These systems can produce text that seems to display thought, understanding, and even creativity.
But can these systems really think and understand? This is not a question that can be answered through technological advance, but careful philosophical analysis and argument tell us the answer is no. And without working through these philosophical issues, we will never fully comprehend the dangers and benefits of the AI revolution.
In 1950, the father of modern computing, Alan Turing, published a paper that laid out a way of determining whether a computer thinks. This is now called "the Turing test." Turing imagined a human being engaged in conversation with two interlocutors hidden from view: one another human being, the other a computer. The game is to work out which is which.
If a computer can fool 70 percent of judges in a 5-minute conversation into thinking it's a person, the computer passes the test. Would passing the Turing test—something that now seems imminent—show that an AI has achieved thought and understanding?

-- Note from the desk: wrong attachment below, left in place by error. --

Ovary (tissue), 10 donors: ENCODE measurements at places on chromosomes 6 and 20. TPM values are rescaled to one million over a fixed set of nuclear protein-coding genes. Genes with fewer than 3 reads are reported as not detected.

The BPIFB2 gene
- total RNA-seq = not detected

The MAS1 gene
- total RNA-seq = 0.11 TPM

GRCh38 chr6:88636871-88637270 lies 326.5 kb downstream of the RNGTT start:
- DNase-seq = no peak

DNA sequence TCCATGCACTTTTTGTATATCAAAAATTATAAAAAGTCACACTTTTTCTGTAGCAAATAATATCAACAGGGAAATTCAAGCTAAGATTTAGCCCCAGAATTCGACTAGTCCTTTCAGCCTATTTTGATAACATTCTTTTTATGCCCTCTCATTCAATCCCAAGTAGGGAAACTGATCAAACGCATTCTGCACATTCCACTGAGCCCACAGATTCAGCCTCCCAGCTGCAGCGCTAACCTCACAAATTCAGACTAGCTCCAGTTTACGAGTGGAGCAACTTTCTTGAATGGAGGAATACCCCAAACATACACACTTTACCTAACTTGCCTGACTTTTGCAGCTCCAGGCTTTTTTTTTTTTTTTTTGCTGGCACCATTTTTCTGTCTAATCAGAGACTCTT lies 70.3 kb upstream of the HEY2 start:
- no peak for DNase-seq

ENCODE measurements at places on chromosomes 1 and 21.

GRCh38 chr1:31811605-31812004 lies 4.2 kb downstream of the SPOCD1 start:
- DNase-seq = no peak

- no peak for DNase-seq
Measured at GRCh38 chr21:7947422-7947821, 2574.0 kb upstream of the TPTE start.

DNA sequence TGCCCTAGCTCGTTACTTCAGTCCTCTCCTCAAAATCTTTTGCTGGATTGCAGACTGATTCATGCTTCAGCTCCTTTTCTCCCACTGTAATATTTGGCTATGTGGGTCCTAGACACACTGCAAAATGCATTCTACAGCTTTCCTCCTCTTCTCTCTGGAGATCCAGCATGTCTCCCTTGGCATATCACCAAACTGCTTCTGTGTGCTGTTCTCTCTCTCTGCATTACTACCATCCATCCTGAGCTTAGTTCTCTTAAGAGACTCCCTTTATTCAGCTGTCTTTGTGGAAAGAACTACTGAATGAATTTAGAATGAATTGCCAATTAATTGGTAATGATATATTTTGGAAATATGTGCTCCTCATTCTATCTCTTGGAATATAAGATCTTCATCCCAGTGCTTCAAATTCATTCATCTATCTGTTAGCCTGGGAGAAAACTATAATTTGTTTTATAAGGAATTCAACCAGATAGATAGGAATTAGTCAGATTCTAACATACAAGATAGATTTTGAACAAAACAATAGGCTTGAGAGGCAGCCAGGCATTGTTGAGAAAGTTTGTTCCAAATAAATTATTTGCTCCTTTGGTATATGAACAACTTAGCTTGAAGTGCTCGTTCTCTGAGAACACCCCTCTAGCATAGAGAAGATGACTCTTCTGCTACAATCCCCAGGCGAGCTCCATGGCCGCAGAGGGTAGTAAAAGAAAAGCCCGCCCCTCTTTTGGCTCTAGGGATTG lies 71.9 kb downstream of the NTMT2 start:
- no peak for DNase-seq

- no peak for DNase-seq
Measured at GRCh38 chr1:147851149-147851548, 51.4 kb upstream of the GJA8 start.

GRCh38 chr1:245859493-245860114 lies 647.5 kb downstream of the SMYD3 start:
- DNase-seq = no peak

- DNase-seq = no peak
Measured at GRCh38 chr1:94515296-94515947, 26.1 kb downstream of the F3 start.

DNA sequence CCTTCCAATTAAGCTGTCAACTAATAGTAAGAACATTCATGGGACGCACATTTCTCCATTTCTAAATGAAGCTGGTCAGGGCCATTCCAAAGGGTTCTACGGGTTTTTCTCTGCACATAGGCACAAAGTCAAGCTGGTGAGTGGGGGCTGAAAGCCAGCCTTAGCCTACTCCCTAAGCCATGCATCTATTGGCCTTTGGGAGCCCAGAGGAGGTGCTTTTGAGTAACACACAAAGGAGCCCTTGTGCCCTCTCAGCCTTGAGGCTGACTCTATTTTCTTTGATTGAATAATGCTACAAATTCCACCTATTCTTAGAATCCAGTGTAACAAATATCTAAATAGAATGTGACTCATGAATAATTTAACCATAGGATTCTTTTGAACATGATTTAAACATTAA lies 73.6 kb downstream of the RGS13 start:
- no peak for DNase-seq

Turing dismissed this question as hopelessly vague, and replaced it with a pragmatic definition of "thought," whereby to think just means passing the test.
Turing was wrong, however, when he said the only clear notion of "understanding" is the purely behavioral one of passing his test. Although this way of thinking now dominates cognitive science, there is also a clear, everyday notion of "understanding" that's tied to consciousness. To understand in this sense is to consciously grasp some truth about reality.